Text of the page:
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Old February 18th 12, 11:01 PM posted to alt.home.repair
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Default Propane question

I have two propane appliances. One is a Bosch range top, fed from an
outside 114 gal propane tank. The other is a Vermont Castings grill, fed
from a 20# bottle. Both of the tanks are outside.

At this time of year, when I go to grill, there is barely enough propane
coming out to get the grill to 250 degrees, even with four burners on high.
The grill DOES need cleaning (boy, howdy, it really does), which may be part
or all of the problem.

But, the two feed off tanks that are outside at the same temp. The cooktop
line, though, comes through the garage and a heated portion of the house, so
gets some heating up along the way, but the regulator and tank are still
outside.

Just how does propane function with relation to outside temperatures, and
when is it just too cold to grill outside? Temps here during the
questionable episodes were 40-45 deg. F at max coldness, so not down there
around freezing. There was some wind, and in the past that does blow the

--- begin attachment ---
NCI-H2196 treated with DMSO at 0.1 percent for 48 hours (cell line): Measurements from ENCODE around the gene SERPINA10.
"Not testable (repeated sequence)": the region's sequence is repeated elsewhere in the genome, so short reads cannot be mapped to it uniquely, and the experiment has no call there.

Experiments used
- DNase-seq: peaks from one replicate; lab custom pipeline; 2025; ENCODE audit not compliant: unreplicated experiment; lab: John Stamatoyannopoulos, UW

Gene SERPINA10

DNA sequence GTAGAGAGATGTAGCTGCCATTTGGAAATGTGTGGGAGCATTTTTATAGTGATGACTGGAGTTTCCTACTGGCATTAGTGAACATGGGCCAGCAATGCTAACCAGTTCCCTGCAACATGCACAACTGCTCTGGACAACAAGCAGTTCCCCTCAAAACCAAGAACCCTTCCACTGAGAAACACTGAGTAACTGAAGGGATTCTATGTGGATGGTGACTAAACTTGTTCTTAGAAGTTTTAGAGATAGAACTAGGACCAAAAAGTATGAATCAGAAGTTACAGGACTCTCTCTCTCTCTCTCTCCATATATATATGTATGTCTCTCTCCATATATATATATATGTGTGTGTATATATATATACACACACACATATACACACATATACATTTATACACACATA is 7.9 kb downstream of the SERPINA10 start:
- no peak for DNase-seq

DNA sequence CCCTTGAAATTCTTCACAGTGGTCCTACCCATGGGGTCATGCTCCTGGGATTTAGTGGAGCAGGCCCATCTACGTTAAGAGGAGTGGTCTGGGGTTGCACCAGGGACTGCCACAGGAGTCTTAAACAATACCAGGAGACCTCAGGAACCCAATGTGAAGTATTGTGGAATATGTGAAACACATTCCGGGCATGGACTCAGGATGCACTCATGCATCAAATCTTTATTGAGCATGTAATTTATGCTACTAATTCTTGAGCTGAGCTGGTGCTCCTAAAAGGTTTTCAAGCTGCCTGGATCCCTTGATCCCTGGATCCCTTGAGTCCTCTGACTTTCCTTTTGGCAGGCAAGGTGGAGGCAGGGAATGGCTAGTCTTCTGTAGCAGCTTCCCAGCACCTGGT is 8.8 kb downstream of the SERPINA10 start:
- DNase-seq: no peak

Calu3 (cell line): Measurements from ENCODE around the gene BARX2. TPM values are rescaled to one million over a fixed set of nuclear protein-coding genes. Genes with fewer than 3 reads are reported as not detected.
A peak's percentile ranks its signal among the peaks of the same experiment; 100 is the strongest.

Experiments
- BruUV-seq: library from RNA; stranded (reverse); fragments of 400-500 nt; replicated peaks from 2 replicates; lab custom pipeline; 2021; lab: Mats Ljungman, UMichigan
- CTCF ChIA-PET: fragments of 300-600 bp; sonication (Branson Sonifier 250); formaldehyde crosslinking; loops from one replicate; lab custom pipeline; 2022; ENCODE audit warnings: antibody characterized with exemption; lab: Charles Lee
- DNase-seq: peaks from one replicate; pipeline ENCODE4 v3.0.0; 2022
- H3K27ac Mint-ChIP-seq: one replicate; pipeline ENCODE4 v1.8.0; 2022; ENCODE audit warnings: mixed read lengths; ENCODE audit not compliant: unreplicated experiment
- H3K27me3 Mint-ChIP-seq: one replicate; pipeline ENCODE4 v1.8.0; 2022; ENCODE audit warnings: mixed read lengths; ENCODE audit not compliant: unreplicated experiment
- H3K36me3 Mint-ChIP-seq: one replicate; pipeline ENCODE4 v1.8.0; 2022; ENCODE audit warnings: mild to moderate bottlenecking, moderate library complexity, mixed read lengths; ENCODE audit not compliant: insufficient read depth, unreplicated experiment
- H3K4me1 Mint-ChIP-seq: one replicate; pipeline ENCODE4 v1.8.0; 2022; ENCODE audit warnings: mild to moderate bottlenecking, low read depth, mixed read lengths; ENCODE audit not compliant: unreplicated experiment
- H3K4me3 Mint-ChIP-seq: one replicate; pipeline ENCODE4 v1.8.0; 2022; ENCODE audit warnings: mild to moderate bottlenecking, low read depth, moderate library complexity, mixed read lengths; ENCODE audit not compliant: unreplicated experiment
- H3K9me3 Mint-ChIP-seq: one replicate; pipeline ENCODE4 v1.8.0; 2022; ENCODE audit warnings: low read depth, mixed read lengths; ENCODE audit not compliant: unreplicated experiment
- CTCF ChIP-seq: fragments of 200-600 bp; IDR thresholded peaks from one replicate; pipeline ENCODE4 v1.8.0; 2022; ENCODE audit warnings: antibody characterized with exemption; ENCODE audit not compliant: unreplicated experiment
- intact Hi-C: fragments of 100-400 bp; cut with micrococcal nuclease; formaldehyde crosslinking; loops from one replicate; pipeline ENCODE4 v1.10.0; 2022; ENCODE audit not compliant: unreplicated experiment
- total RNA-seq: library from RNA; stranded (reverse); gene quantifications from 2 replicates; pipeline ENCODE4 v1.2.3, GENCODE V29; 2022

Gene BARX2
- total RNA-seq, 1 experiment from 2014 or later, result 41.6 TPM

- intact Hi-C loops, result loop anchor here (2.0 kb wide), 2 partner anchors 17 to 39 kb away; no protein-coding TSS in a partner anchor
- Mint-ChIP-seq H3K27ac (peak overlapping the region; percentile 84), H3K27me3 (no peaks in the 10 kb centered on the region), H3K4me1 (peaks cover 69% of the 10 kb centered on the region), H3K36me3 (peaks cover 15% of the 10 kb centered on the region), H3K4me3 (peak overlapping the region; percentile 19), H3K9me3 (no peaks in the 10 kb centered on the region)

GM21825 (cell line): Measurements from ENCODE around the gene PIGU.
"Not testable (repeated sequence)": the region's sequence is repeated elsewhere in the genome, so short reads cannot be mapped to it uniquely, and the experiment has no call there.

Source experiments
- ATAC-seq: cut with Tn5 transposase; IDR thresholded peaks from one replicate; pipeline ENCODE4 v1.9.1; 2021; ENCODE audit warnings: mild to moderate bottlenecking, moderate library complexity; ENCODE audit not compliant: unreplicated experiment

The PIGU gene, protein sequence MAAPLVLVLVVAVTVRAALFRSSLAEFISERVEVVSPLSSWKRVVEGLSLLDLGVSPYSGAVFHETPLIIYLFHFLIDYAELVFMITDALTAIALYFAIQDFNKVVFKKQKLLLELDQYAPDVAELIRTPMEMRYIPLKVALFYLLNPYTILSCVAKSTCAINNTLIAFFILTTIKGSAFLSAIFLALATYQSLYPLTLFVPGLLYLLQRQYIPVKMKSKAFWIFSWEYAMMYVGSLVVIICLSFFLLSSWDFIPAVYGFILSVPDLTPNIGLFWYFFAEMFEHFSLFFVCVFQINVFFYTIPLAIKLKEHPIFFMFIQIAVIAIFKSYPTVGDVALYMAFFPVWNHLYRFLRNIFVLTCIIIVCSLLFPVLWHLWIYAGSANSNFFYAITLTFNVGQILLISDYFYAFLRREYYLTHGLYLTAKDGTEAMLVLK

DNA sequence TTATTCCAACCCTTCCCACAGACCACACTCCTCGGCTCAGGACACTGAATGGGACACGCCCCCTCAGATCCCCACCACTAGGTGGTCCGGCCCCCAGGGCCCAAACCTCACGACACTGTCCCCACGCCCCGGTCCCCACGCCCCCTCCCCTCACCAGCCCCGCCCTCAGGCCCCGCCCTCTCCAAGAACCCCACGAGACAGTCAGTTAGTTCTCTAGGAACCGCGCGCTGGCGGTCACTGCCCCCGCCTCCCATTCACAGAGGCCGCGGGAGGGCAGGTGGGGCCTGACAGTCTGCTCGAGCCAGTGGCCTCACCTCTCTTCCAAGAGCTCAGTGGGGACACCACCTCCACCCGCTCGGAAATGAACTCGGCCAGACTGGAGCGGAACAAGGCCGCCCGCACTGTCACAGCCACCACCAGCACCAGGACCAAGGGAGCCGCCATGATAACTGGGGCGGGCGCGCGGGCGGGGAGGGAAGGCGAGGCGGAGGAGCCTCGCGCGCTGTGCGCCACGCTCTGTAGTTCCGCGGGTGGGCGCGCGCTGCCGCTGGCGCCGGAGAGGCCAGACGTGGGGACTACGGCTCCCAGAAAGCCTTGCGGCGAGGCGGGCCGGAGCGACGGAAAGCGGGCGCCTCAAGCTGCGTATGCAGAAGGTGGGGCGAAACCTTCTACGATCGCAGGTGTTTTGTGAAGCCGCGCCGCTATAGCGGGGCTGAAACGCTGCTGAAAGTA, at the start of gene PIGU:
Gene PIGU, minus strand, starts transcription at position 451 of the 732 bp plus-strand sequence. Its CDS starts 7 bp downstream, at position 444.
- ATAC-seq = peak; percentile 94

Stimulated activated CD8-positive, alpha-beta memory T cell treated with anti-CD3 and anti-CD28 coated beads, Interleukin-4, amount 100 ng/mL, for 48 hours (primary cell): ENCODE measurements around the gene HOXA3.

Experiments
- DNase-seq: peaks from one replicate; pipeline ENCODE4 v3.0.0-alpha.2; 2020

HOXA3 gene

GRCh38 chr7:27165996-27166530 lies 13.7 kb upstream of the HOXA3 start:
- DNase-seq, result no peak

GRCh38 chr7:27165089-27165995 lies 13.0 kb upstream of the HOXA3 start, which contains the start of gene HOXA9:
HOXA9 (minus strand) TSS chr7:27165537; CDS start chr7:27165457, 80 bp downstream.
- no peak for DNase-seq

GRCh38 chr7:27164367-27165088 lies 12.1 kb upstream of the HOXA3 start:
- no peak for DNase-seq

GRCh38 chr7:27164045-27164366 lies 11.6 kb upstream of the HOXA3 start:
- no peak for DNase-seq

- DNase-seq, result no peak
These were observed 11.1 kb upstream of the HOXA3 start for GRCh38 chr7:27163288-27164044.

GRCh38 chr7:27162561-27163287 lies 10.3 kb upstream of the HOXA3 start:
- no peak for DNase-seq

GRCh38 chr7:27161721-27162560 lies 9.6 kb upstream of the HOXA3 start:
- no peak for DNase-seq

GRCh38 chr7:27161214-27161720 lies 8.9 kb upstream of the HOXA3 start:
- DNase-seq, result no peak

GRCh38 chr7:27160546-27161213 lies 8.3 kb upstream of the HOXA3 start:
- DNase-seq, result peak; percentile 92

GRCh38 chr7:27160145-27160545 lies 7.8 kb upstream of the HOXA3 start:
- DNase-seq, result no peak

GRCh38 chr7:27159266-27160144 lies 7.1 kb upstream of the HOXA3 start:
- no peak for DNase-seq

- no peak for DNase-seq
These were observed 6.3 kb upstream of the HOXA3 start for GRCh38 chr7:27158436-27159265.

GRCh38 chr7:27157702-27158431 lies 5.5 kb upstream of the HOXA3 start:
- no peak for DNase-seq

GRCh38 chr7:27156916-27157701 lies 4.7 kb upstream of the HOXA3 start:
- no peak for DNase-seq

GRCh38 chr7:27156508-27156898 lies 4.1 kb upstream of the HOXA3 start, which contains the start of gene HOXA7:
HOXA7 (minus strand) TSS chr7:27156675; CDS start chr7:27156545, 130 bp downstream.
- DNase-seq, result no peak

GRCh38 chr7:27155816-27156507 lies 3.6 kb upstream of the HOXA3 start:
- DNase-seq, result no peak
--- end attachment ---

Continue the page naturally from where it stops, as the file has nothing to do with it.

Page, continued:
flame around a lot.

After a thorough disassembly and cleaning, what can I expect from propane
use outside in 40ish temperatures?

Steve



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Old February 18th 12, 11:20 PM posted to alt.home.repair
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Default Propane question



Steve B wrote:
I have two propane appliances. One is a Bosch range top, fed from an
outside 114 gal propane tank. The other is a Vermont Castings grill, fed
from a 20# bottle. Both of the tanks are outside.

At this time of year, when I go to grill, there is barely enough propane
coming out to get the grill to 250 degrees, even with four burners on high.
The grill DOES need cleaning (boy, howdy, it really does), which may be part
or all of the problem.

But, the two feed off tanks that are outside at the same temp. The cooktop
line, though, comes through the garage and a heated portion of the house, so
gets some heating up along the way, but the regulator and tank are still
outside.

Just how does propane function with relation to outside temperatures, and
when is it just too cold to grill outside? Temps here during the
questionable episodes were 40-45 deg. F at max coldness, so not down there
around freezing. There was some wind, and in the past that does blow the
flame around a lot.

After a thorough disassembly and cleaning, what can I expect from propane
use outside in 40ish temperatures?

Steve

Hi,
During my camping days 4 seasons, all I know is there is winter blend
propane just like gasoline for cars. In extreme cold summer blend can